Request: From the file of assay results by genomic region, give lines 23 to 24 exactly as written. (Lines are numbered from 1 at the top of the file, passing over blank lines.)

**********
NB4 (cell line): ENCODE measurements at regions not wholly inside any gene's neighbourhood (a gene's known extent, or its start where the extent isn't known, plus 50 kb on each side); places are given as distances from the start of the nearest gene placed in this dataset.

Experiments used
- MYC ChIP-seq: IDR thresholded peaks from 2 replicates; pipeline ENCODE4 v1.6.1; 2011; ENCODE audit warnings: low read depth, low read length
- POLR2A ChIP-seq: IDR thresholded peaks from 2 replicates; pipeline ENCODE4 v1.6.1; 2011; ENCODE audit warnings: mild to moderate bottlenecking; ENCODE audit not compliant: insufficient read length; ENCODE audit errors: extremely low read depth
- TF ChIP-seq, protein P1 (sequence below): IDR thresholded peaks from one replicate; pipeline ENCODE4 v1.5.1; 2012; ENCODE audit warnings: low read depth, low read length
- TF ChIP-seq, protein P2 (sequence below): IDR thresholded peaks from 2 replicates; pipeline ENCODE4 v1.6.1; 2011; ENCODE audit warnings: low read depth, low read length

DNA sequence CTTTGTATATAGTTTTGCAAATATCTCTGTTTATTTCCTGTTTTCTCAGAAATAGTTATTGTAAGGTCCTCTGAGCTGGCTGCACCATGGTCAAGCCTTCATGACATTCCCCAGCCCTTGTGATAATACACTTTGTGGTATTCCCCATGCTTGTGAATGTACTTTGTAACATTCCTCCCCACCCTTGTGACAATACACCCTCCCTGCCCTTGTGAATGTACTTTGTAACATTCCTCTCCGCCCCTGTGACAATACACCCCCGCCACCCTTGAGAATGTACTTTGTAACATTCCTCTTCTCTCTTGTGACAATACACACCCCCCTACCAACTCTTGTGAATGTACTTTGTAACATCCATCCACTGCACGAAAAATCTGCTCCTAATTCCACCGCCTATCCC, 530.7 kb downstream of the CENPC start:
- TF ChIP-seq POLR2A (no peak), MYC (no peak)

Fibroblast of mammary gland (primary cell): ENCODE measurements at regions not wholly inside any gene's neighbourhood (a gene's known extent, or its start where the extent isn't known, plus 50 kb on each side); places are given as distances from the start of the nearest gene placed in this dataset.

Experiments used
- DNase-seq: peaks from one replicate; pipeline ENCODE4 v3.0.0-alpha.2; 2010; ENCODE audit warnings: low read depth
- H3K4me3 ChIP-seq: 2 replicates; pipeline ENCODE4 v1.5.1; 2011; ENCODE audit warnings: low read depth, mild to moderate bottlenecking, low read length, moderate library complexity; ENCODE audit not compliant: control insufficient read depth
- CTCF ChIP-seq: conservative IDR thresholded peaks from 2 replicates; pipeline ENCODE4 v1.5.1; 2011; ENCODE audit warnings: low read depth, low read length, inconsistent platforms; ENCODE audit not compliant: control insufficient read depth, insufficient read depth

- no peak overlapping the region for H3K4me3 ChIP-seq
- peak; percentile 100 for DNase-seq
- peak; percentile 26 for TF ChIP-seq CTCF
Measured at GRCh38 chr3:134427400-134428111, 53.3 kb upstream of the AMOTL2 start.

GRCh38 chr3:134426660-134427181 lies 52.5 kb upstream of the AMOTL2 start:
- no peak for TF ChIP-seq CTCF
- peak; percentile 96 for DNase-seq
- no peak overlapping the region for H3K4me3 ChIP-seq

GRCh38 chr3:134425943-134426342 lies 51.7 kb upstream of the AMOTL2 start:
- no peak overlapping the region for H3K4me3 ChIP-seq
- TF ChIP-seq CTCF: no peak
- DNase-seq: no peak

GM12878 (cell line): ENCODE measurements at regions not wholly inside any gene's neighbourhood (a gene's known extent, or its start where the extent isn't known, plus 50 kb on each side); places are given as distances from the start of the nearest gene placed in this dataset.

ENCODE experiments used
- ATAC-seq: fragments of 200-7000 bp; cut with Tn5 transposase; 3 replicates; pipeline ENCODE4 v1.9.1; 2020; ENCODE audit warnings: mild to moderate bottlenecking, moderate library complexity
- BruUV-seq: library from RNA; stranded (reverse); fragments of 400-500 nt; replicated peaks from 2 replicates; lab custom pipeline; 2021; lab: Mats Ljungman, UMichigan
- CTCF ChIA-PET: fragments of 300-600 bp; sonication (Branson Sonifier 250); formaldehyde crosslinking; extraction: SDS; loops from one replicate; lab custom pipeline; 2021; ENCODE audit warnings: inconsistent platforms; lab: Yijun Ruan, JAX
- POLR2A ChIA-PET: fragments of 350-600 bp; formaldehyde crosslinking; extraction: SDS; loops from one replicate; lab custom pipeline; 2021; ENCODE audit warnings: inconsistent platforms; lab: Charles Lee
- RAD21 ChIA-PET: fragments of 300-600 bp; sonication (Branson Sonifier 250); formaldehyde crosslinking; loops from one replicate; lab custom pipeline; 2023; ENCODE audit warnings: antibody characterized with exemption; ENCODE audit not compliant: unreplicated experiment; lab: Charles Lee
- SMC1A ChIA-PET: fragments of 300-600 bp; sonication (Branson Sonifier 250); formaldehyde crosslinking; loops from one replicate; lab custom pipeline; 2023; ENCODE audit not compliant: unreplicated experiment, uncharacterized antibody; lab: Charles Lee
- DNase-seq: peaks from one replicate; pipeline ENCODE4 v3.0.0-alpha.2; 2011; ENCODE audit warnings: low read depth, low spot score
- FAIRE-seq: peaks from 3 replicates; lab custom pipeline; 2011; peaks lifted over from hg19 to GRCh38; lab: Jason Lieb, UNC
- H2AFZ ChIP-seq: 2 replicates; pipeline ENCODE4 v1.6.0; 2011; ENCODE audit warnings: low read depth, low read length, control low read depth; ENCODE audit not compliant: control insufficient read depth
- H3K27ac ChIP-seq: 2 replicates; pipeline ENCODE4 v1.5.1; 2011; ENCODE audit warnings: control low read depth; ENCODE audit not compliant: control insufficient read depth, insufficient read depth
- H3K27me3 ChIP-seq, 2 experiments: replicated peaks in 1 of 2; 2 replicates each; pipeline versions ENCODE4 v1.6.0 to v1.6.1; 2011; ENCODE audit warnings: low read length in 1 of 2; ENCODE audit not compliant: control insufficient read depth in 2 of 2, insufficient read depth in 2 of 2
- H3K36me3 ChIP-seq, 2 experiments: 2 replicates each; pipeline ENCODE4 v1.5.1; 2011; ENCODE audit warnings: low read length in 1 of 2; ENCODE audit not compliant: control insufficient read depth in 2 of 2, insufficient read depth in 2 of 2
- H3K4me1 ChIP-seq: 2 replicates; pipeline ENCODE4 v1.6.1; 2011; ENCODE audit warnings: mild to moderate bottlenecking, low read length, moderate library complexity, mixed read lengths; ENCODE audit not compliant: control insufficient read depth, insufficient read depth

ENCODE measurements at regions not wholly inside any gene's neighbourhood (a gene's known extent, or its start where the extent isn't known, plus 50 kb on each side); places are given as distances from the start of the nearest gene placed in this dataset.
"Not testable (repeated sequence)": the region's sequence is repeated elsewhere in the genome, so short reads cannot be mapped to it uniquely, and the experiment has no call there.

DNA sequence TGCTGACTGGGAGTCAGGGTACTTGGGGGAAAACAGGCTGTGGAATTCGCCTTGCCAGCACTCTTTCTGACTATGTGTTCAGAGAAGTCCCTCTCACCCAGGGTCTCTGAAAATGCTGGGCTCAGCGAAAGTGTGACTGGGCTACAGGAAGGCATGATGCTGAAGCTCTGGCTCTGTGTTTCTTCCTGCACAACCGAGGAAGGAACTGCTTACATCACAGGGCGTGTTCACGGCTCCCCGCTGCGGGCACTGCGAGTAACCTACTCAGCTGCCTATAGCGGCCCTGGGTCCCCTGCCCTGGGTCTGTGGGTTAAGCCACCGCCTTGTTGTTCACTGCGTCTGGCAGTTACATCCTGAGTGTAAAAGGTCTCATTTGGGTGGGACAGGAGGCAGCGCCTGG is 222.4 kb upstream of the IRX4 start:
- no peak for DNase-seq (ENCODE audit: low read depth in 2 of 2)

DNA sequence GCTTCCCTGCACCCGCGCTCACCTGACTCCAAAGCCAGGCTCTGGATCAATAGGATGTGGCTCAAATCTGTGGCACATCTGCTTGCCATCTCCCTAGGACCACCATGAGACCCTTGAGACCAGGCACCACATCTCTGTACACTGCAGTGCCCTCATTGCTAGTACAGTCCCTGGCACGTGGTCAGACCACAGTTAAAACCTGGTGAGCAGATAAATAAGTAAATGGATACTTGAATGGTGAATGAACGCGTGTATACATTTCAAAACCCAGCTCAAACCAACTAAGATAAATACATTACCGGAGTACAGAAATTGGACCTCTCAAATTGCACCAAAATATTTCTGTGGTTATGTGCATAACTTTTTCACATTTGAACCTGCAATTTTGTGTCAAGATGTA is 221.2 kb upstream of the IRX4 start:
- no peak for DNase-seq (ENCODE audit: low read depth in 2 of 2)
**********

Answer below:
- no peak overlapping the region for H3K4me3 ChIP-seq
- TF ChIP-seq CTCF: no peak